Looking To Change Cities? Survey Shows Where You Can Afford To Travel, Bon Voyage!

Posted on July 30, 2015 in GlobeScope

By Ankita Ghosh:

Picture this. Year 1872, an audacious and rather foresighted Jules Verne chronicles the intrepid and edge-of-the-seat journey of a solitary Englishman, Phileas Fogg, in his acclaimed title ‘Around the World in 80 Days’. Considering that he was writing in a pre-modern 19th century Europe, when man had yet to claim command over the airspace, his was a thoroughly immodest attempt, and quite laudable at that. Today, an 8 hour flight from Washington DC to London, a quick 40 minute lounge-nap, another connecting flight to Tokyo and a concluding Tokyo-DC round-trip, each taking about 12 hours, in approximation, will leave you at Washington Dulles International Airport severely jetlagged and right in time for the evening news.


Early bookings and calculated flight time will cut down on the 80-day threshold by obscene measures, and on some well-deserved adventure. Flitting around the world has its obvious perks but the cost of living can leave the budget traveller with acute PTSD. Here we try to make gross assumptions of what it’s like to live in the world’s greatest cosmopolitan cities, according to Expatistan’s Cost of Living Index, and how far do you run the risk of having to destroy your Fixed Deposits and your ambitions.

High Cost Cities (Take me down to the paradise city)

London, New York, Hong Kong, Paris and Tokyo, in that order, figure among the list of top cities where rent and services tend to cost slightly more than entertainment. These centres of high-octane life-support, and truly admirable heterogeneous culture, will let you live with absolutely unadulterated freedom and ceremony, while making sure that you do not escape customs with so much as a pence in your pocket when flying back. However NY has budget options like shared lofts outside the Manhattan area, and Europe lets you put up in Hostels and accommodates visiting strangers at home-stays.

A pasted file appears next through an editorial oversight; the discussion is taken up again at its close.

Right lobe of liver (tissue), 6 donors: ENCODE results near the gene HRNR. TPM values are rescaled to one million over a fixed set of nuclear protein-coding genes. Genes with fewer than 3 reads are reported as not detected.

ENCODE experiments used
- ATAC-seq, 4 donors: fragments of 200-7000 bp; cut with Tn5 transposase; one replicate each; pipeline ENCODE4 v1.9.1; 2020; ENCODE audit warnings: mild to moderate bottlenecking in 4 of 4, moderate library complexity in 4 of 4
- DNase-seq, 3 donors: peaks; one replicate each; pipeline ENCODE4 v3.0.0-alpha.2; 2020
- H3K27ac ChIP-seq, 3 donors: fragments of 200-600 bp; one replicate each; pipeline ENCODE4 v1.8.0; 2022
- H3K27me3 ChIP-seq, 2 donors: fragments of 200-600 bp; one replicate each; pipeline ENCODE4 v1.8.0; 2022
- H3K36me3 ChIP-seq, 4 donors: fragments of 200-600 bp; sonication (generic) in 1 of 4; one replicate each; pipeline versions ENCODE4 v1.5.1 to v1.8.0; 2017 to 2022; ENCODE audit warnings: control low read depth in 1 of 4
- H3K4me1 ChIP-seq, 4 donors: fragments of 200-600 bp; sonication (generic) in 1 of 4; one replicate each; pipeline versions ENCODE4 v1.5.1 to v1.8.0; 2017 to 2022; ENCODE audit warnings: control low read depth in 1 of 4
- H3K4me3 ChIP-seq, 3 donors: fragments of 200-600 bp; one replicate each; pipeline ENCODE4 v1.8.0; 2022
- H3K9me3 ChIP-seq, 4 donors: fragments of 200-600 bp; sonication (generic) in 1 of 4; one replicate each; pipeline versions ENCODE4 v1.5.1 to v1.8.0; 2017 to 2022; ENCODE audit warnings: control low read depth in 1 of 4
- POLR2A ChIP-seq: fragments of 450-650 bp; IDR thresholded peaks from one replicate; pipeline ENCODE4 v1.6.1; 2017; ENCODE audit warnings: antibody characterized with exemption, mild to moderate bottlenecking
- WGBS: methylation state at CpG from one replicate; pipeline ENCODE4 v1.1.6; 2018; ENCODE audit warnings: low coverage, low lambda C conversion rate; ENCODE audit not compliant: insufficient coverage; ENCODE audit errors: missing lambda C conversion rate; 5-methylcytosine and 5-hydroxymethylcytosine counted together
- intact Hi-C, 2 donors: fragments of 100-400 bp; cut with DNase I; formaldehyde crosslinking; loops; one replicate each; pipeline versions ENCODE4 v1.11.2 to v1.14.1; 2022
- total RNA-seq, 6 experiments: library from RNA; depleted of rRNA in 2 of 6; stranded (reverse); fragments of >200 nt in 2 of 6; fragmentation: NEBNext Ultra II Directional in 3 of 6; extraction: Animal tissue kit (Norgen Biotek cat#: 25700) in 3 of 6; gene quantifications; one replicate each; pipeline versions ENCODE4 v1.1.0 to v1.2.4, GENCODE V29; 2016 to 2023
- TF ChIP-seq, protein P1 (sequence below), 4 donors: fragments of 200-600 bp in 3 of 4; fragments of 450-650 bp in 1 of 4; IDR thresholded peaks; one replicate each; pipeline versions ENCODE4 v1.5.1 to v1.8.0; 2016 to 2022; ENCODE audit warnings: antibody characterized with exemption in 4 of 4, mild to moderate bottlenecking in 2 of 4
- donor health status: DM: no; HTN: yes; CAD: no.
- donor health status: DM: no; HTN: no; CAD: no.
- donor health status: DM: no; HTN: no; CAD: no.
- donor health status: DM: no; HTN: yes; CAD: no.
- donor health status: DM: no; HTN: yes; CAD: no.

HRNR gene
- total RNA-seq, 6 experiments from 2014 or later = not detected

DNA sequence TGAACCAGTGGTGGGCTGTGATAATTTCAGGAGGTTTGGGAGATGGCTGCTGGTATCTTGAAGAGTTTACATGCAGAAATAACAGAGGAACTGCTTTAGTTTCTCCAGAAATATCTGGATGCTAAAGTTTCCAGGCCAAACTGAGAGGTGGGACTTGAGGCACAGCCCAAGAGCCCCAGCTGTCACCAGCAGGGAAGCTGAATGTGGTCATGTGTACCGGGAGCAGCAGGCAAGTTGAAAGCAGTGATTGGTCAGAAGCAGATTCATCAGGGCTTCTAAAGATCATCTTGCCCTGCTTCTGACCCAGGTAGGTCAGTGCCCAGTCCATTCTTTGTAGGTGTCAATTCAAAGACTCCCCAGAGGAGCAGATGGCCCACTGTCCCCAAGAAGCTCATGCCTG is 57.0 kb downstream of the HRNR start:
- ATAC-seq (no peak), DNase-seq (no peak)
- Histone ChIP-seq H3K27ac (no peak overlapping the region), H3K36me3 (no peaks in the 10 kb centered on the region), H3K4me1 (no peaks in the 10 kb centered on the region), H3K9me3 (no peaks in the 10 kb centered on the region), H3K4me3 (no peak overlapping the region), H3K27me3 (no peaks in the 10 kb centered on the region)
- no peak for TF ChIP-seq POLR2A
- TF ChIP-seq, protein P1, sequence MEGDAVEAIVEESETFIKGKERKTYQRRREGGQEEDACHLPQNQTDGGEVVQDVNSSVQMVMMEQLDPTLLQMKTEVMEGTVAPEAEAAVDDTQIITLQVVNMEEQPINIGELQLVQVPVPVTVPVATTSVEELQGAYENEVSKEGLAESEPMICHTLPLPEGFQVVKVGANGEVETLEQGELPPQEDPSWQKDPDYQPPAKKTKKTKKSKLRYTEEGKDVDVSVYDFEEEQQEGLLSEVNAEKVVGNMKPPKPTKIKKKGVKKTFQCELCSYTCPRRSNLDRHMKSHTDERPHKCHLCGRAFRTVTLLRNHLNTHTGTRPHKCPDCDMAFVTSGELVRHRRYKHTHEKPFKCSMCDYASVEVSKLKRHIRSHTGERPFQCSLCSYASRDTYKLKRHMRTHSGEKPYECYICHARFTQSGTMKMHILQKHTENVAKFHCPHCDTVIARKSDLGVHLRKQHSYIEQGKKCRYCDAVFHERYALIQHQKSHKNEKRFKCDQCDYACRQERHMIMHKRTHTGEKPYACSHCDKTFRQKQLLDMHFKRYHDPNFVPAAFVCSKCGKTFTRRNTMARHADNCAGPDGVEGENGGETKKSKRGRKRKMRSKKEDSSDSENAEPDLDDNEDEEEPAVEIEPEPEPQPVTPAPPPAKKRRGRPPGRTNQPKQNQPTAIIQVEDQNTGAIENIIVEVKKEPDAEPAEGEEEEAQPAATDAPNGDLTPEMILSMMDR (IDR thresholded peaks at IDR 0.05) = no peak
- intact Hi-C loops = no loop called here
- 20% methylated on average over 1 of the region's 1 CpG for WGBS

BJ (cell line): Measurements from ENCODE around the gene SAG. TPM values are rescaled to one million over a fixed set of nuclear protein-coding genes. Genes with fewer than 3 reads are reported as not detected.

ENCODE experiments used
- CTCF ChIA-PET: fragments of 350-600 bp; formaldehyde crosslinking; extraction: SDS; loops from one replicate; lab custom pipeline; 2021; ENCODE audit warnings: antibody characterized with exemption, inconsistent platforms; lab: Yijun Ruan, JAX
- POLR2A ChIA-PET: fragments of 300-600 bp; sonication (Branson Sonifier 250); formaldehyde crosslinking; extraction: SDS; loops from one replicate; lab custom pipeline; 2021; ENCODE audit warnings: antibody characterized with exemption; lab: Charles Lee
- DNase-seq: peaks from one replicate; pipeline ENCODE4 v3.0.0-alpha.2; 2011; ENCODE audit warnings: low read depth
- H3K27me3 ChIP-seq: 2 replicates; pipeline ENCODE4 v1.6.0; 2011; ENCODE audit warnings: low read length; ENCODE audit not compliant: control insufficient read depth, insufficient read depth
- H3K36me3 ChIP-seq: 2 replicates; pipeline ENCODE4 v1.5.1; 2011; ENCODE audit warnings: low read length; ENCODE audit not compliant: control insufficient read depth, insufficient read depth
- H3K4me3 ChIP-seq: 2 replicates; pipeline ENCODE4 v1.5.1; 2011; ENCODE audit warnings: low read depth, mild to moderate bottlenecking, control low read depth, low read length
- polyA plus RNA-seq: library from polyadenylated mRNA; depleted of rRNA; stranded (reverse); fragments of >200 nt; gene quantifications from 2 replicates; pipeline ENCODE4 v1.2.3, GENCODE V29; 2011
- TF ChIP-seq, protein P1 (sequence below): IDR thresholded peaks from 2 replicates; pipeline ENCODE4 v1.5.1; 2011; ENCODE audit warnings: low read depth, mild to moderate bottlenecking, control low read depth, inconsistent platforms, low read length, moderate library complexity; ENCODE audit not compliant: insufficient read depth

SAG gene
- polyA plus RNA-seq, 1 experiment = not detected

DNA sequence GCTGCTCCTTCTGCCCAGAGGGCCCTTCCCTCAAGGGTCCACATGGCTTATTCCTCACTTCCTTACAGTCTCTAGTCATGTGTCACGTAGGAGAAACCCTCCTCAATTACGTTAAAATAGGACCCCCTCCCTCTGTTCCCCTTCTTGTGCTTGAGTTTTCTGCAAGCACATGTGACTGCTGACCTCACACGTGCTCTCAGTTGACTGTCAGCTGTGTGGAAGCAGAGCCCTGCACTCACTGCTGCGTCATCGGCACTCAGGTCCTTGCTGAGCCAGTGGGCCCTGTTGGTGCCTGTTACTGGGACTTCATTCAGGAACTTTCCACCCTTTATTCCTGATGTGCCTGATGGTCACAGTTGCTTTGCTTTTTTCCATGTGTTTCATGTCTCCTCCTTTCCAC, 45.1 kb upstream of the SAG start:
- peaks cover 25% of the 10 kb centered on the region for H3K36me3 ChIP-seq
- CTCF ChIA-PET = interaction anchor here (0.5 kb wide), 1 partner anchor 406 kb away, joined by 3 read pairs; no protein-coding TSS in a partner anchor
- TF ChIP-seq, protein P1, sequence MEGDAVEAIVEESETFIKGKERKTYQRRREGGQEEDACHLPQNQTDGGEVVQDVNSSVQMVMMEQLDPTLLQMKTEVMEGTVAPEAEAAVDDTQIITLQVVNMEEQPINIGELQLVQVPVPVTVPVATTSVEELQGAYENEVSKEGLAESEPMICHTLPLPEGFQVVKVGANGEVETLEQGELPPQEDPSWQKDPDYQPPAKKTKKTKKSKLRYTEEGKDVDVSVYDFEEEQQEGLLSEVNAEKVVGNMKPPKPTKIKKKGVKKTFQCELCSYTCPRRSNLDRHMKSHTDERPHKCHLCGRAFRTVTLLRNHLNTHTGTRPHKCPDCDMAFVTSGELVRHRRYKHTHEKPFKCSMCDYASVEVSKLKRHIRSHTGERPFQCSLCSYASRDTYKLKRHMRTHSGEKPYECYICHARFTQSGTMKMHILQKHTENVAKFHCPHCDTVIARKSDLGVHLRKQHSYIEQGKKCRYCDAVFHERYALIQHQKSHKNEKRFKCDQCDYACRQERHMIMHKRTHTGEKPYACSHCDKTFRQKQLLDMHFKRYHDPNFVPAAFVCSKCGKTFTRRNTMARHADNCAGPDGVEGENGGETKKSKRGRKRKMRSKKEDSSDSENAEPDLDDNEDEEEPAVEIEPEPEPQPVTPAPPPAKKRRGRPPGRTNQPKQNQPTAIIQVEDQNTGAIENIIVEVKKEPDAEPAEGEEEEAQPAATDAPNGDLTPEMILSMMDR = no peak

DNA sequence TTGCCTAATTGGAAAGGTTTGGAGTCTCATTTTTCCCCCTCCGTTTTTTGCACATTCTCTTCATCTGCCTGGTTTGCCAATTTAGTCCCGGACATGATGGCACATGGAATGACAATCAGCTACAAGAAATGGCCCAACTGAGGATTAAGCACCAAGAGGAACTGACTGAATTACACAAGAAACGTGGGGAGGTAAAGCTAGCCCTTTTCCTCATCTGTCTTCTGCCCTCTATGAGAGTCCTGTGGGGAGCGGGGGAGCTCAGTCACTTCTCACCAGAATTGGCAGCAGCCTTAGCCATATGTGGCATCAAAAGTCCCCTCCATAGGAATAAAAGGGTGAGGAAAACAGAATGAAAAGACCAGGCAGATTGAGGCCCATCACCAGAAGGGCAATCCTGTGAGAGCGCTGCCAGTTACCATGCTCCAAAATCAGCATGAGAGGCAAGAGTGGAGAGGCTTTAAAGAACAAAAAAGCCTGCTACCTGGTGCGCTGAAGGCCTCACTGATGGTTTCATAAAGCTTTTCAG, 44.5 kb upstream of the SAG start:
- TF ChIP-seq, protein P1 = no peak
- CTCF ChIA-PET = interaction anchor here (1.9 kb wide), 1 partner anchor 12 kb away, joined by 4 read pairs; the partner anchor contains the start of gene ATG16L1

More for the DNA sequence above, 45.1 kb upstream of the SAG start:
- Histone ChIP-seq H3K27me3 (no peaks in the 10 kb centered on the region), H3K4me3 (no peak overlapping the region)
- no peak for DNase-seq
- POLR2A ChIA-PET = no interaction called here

Medium Cost Cities (Country roads take me home)

Abu Dhabi, Toronto, Munich, Milan, Beijing might sound to you like a bizarre combination of urban centres with widely varying history, social fabric and cultural identity but statistical data goes in favour, of their wider acceptability to sporadic travellers and cross-country hitchhikers. Thriving intelligentsia, good elementary schools, cheap diners and lower toll-tax, make each of these cities a quick hit with long-term settlers and station-hoppers alike.

US mid-West, Southern states like Texas and continental Europe, give travellers a delectable selection in cuisine, sight-seeing, backpacking or simply soaking, in the temperate sun.

Low Cost Cities (I’m coming home to the place where I belong)

Belgrade, Durban, Cairo, Mumbai, Delhi make up a delectable blend of fast growing metropolitan cities, mostly outside of the geographical West. Dynamic social history, rich shared heritage, emerging and urbane in temperament, these cities are rapidly becoming a favourite with the more unorthodox traveller. Their growing popularity is attributed to the seasoned, albeit relatively unsophisticated, experience they ensure, to wholly satisfy the wanderlust of the well-travelled. Travelling in East Europe, Asia and Africa can be daunting and humbling at the same time as it lets you taste the unique local flavour as well as return home rich.

Travelling around the world in the twenty-first century takes you a click on an online travel portal and somebody else, to plan an itinerary and compare hotel rates. The alcohol on warm, cosy flights come for double the bar-prices, and hailing cabs with lilting luggage at your heels has become unnecessary. Taxi-services send in vehicles even before you can scream, “Cabbie..!” Putting up temporarily for work/recreation, or looking to settle down and make a life in your dream city needs no more than pre-booking at every step and it certainly doesn’t involve losing a bet.